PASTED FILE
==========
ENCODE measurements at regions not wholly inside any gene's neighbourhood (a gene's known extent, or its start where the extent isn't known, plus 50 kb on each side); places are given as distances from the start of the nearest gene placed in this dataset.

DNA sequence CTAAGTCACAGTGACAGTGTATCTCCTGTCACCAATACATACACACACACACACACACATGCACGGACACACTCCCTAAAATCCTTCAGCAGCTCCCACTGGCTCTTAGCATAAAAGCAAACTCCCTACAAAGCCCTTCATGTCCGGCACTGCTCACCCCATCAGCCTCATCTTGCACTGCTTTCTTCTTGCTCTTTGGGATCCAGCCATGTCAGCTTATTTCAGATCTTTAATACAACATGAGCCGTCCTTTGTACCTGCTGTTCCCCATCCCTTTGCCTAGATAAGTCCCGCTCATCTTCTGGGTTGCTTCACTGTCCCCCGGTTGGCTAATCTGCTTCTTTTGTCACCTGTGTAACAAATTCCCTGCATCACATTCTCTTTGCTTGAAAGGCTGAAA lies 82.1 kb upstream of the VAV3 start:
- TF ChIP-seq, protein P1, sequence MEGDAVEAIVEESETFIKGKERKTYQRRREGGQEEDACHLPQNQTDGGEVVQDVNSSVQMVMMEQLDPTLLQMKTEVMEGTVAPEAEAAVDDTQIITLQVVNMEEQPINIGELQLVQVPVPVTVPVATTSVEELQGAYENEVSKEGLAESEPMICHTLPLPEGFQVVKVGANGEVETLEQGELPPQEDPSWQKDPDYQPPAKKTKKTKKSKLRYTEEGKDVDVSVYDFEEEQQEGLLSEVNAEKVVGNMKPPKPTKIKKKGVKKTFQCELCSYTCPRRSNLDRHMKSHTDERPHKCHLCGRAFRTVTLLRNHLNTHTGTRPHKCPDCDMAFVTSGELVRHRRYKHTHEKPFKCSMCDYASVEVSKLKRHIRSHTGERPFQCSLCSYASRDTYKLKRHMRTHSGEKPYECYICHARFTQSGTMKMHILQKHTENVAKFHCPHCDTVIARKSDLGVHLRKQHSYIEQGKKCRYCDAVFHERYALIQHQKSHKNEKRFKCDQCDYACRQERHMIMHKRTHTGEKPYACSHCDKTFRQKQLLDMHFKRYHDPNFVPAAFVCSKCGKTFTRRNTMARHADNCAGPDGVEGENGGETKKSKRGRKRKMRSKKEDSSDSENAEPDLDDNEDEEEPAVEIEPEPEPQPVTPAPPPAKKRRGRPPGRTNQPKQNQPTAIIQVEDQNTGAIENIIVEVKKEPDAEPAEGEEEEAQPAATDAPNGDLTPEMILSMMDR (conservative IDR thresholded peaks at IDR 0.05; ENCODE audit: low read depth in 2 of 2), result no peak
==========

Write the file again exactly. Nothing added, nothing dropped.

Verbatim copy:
ENCODE measurements at regions not wholly inside any gene's neighbourhood (a gene's known extent, or its start where the extent isn't known, plus 50 kb on each side); places are given as distances from the start of the nearest gene placed in this dataset.

DNA sequence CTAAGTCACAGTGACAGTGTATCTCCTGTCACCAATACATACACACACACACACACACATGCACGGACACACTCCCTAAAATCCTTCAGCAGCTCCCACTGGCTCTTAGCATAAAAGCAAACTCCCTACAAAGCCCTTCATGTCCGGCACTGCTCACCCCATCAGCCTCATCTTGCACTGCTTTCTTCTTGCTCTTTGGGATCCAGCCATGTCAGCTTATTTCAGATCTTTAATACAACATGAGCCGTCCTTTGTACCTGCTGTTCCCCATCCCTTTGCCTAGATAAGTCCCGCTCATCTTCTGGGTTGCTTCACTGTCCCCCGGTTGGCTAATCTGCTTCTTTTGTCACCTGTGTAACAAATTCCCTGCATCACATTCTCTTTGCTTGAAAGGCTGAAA lies 82.1 kb upstream of the VAV3 start:
- TF ChIP-seq, protein P1, sequence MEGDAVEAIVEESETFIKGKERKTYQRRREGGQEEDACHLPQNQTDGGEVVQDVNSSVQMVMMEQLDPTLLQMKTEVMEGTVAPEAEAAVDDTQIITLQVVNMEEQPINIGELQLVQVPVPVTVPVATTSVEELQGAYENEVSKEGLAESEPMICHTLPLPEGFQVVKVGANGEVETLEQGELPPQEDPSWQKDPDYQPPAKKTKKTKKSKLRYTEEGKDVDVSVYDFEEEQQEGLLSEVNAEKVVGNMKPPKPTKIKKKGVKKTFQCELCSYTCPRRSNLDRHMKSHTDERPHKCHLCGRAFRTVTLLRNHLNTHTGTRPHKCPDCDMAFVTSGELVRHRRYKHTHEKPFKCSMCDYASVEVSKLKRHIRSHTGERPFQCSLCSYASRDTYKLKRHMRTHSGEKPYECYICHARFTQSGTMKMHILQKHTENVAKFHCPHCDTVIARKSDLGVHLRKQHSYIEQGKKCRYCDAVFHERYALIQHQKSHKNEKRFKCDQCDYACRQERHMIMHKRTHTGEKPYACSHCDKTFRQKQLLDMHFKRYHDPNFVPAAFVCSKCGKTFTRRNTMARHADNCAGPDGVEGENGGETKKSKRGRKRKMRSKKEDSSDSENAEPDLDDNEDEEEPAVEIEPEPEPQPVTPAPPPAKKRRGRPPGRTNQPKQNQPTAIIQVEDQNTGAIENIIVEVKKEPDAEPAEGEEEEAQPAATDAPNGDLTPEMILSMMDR (conservative IDR thresholded peaks at IDR 0.05; ENCODE audit: low read depth in 2 of 2), result no peak